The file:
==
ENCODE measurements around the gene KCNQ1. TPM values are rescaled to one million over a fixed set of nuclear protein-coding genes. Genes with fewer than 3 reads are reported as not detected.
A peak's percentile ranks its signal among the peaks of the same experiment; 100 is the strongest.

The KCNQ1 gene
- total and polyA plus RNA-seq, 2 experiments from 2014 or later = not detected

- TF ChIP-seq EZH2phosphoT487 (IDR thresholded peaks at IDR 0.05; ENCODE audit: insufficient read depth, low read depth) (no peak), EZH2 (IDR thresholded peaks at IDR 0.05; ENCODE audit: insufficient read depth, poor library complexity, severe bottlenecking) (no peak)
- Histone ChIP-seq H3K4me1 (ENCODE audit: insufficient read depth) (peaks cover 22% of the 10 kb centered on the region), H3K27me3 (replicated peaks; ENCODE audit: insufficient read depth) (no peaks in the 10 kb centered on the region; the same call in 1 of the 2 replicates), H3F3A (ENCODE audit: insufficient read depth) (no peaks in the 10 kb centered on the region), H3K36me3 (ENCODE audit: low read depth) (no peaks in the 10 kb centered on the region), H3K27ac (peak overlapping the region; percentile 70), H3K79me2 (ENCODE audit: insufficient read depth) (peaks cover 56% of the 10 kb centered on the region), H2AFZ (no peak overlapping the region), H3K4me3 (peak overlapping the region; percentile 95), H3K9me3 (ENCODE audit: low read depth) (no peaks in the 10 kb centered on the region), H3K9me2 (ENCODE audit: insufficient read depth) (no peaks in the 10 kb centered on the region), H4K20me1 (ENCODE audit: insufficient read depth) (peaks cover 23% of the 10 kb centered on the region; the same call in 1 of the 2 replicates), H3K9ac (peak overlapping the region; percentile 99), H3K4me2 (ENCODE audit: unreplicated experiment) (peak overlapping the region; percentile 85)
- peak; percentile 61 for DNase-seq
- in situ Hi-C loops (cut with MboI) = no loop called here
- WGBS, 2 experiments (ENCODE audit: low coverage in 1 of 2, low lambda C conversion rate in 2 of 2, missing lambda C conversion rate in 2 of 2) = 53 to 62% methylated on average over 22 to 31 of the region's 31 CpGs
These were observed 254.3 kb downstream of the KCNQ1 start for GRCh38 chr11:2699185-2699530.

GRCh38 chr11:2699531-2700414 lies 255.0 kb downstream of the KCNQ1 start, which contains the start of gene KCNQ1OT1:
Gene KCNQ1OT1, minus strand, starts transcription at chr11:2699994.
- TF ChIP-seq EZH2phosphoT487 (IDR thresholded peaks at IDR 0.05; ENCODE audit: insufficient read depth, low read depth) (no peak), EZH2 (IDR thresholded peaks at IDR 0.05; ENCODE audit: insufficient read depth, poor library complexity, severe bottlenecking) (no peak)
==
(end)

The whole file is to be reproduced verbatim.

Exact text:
ENCODE measurements around the gene KCNQ1. TPM values are rescaled to one million over a fixed set of nuclear protein-coding genes. Genes with fewer than 3 reads are reported as not detected.
A peak's percentile ranks its signal among the peaks of the same experiment; 100 is the strongest.

The KCNQ1 gene
- total and polyA plus RNA-seq, 2 experiments from 2014 or later = not detected

- TF ChIP-seq EZH2phosphoT487 (IDR thresholded peaks at IDR 0.05; ENCODE audit: insufficient read depth, low read depth) (no peak), EZH2 (IDR thresholded peaks at IDR 0.05; ENCODE audit: insufficient read depth, poor library complexity, severe bottlenecking) (no peak)
- Histone ChIP-seq H3K4me1 (ENCODE audit: insufficient read depth) (peaks cover 22% of the 10 kb centered on the region), H3K27me3 (replicated peaks; ENCODE audit: insufficient read depth) (no peaks in the 10 kb centered on the region; the same call in 1 of the 2 replicates), H3F3A (ENCODE audit: insufficient read depth) (no peaks in the 10 kb centered on the region), H3K36me3 (ENCODE audit: low read depth) (no peaks in the 10 kb centered on the region), H3K27ac (peak overlapping the region; percentile 70), H3K79me2 (ENCODE audit: insufficient read depth) (peaks cover 56% of the 10 kb centered on the region), H2AFZ (no peak overlapping the region), H3K4me3 (peak overlapping the region; percentile 95), H3K9me3 (ENCODE audit: low read depth) (no peaks in the 10 kb centered on the region), H3K9me2 (ENCODE audit: insufficient read depth) (no peaks in the 10 kb centered on the region), H4K20me1 (ENCODE audit: insufficient read depth) (peaks cover 23% of the 10 kb centered on the region; the same call in 1 of the 2 replicates), H3K9ac (peak overlapping the region; percentile 99), H3K4me2 (ENCODE audit: unreplicated experiment) (peak overlapping the region; percentile 85)
- peak; percentile 61 for DNase-seq
- in situ Hi-C loops (cut with MboI) = no loop called here
- WGBS, 2 experiments (ENCODE audit: low coverage in 1 of 2, low lambda C conversion rate in 2 of 2, missing lambda C conversion rate in 2 of 2) = 53 to 62% methylated on average over 22 to 31 of the region's 31 CpGs
These were observed 254.3 kb downstream of the KCNQ1 start for GRCh38 chr11:2699185-2699530.

GRCh38 chr11:2699531-2700414 lies 255.0 kb downstream of the KCNQ1 start, which contains the start of gene KCNQ1OT1:
Gene KCNQ1OT1, minus strand, starts transcription at chr11:2699994.
- TF ChIP-seq EZH2phosphoT487 (IDR thresholded peaks at IDR 0.05; ENCODE audit: insufficient read depth, low read depth) (no peak), EZH2 (IDR thresholded peaks at IDR 0.05; ENCODE audit: insufficient read depth, poor library complexity, severe bottlenecking) (no peak)